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Wax with additives

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I was just curious about what types of waxes the majority of the board use. I buy wax with the additives already in it... what do you all buy? I know that certain companies sell pre-blended waxes and the such... do any of you find this to be easier to work with or do you like doing the measuring yourself? I'm about to re-order some wax and am contemplating whether I should buy the pre-set wax, where I don't have to do anything but melt it and pour... or if I should buy the plain paraffin, add the stearic acid, vybar... and so on myself. That would be entirely new to me as I have always bought the wax that was set to melt and I have never added anything to it.

I'm torn here and could really use some opinions. It seems easier to buy the wax that has everything already in it... but it also limits you I would think on what sort of candle you can make. *sighs* ... help? ;)


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I think it depends on what you want to do.

I think a preblend for containers is a blessing. But for pillar (which I am still quite new at) you have to decide if you want candles with the same type of finish all the time or if you want versatility.

For instance,

1343 doesn't have any additives, so depending on what you add, you can get different finishes....stearic for rustic, vybar for smooth, etc.

There are waxes formulated to create mottled candles.

There are waxes formulated to create smooth candles.

Get some of different types and try them out. It can be lots of fun seeing what different waxes will produce.

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I agree that it has a lot to do with what kind of candles you want to make. Also what kind of results you want. Many people like the straight paraffin (like 1343) and for making mottles I do too. But for marbles, draped layers, etc without mottle I prefer the blend. It's much easier to me. :smiley2:

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If you buy a slab of straight paraffin and some stearic, you could experiment. After making a few small rustics, chunkies and mottles, you might decide you like it better. Or you might decide it's not worth the trouble and go back to the preblend, but at least you'll know what you're missing.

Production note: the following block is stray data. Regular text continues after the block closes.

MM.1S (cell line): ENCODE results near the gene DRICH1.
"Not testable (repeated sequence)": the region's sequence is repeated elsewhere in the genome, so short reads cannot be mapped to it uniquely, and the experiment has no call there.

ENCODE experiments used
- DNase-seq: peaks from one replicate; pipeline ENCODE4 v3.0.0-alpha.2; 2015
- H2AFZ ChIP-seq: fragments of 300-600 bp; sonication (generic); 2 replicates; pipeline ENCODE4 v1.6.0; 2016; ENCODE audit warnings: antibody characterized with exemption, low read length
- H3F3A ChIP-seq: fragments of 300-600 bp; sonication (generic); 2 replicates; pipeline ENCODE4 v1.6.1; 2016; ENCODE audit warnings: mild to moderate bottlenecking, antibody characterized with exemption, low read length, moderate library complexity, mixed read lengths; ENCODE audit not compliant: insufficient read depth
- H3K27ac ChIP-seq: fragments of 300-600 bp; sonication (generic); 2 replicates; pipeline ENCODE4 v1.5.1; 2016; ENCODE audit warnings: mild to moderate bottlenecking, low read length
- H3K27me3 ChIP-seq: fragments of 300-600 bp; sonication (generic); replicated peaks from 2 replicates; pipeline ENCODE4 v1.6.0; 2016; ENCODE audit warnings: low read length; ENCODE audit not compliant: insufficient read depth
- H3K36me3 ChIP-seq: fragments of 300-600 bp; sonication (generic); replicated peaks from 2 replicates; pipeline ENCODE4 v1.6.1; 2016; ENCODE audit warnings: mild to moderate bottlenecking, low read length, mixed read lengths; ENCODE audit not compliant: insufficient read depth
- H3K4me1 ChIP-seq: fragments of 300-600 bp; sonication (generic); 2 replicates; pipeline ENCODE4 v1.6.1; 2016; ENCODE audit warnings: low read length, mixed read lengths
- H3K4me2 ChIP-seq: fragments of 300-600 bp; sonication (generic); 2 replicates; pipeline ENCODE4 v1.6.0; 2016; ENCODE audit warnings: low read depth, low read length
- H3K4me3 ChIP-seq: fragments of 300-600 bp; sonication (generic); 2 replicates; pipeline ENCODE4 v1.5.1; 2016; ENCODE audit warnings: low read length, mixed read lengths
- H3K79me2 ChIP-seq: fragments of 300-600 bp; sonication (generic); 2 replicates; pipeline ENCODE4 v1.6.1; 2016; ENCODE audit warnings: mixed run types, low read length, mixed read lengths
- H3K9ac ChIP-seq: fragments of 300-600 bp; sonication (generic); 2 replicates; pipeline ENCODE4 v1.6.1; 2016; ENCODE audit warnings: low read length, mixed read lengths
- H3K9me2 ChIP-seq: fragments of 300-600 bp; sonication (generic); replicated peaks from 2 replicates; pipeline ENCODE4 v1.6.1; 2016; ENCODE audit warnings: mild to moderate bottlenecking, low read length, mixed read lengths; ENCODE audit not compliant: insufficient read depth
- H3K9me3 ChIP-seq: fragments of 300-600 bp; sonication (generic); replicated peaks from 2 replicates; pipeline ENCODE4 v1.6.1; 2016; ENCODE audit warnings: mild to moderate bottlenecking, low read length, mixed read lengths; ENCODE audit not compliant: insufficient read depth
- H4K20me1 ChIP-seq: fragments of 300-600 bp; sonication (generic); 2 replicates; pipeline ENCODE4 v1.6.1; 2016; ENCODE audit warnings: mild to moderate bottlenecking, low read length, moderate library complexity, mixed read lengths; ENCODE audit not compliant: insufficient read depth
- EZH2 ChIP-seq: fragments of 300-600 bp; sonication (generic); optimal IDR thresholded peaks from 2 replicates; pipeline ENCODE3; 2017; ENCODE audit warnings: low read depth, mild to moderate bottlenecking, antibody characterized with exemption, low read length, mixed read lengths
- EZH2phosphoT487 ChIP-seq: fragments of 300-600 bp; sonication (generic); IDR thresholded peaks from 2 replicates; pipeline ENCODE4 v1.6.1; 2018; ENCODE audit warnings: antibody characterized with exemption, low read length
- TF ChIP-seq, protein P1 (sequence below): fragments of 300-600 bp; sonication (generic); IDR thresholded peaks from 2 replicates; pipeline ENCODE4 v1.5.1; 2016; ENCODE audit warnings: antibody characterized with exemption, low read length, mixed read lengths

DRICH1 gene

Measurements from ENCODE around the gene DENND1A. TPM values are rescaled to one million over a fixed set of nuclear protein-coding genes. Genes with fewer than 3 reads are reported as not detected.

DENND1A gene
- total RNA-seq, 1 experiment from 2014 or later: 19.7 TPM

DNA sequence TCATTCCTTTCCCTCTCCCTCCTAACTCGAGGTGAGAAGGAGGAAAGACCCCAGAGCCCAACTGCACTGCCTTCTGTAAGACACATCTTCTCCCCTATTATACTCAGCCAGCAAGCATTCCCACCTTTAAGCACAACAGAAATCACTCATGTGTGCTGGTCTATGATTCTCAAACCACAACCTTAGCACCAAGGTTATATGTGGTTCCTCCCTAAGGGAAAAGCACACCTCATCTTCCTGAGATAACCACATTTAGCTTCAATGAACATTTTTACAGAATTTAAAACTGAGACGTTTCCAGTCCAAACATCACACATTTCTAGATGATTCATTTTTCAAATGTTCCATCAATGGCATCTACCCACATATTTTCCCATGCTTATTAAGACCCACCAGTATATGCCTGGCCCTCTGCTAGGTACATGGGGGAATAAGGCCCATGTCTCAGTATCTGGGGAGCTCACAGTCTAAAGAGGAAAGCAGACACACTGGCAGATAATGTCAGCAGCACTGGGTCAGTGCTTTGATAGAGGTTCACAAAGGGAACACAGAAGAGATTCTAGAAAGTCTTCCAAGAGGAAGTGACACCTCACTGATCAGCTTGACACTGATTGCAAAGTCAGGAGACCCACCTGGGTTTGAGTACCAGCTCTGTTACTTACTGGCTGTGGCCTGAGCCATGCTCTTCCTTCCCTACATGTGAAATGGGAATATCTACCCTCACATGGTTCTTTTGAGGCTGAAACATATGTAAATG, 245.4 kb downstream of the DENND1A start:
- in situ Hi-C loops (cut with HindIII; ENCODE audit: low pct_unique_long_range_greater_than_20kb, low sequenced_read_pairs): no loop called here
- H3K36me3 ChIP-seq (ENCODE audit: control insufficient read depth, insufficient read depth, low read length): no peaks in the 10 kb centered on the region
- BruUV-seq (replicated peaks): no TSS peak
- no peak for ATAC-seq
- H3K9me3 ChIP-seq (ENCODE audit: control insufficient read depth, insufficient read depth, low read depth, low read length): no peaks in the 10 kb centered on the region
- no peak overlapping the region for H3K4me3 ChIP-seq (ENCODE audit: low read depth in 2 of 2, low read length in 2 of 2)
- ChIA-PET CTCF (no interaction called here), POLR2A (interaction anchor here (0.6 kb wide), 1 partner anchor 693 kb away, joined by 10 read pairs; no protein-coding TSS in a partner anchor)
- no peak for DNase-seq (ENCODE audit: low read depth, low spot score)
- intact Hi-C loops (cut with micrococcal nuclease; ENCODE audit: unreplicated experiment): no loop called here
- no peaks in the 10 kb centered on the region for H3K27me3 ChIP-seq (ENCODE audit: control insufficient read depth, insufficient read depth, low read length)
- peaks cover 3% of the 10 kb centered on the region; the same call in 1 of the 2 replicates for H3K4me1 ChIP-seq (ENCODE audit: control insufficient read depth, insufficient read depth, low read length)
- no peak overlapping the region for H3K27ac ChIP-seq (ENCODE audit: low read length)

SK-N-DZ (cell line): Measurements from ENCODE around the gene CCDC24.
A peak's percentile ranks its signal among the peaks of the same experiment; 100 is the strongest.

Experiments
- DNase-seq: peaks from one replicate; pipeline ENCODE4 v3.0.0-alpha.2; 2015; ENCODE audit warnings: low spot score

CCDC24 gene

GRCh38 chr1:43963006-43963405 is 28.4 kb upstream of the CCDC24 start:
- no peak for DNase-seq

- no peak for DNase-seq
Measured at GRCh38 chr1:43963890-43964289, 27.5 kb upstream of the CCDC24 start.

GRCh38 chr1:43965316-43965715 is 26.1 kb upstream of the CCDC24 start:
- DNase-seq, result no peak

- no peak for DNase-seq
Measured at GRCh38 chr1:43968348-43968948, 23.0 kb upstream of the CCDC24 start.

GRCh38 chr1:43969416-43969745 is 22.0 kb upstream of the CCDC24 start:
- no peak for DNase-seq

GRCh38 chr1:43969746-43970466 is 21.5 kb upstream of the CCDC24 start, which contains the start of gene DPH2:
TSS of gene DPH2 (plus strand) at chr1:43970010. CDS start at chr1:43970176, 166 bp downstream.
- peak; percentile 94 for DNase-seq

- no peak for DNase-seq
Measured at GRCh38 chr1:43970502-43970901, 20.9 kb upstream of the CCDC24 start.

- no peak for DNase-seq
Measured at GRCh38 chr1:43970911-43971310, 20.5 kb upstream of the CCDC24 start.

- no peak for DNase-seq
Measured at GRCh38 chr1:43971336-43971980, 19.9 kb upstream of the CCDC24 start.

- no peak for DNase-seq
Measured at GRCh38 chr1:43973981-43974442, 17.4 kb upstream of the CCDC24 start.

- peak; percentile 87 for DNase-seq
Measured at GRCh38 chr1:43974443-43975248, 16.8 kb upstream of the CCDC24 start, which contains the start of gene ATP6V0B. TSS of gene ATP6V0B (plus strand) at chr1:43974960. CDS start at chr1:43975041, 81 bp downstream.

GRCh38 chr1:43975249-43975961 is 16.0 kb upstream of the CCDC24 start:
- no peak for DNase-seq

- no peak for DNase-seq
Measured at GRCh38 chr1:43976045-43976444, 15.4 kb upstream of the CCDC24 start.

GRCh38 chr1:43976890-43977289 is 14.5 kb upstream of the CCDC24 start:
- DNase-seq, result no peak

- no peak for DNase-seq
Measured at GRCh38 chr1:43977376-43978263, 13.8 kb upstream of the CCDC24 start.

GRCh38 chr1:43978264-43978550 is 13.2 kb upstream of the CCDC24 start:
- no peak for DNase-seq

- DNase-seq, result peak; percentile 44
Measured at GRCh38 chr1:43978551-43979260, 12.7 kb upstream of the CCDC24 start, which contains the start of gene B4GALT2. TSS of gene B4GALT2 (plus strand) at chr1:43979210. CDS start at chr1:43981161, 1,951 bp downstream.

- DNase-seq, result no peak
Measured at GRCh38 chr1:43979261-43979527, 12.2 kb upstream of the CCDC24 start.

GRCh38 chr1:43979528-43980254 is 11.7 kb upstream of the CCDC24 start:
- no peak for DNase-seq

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Don't agonize. It's not that big a decision.

I recommend you buy straight paraffin and Universal Additive. Spoon some UA into your wax and voila! You've got you "pre-blend" and it's pretty effortless.

But then maybe one day you'll wake up and decide to make some candles without the additive. With a small amount of FO you find you can get a candle more translucent than what you could make previously. Add more FO and you find you can make mottled candles.

Maybe one day you'll go crazy and buy some Vybar and see what that exactly does.

It's not hard, you'll learn more, and you'll have the flexibility to make more different things.

I think pre-blends will probably be more useful to you for container candles because it's trickier to "roll your own" and get the properties you want. So if you want to do containers maybe that's a good way for now, but for pillars and votives I'd advise you to go the other way.

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I started out using preblends, simply because I found it too confusing to figure out what additives I might want to use in what wax. (let's face it; if you read up on candlemaking before you make them, the plethora of information is mindblowing). After spending a while making candles and understanding their properties, it becomes MUCH easier to understand the use of additives and which applications you want to use them with.

I'd recommend that you stay with your preblend until you feel you really understand everything about your candle. There's plenty of time to play with all the various waxes and use them in different ways.

And hey, you may decide that you like your preblend better than any straight waxes! (even with preblends you can still put additives in them to change their properties- make them harder, hold more FO, etc.)


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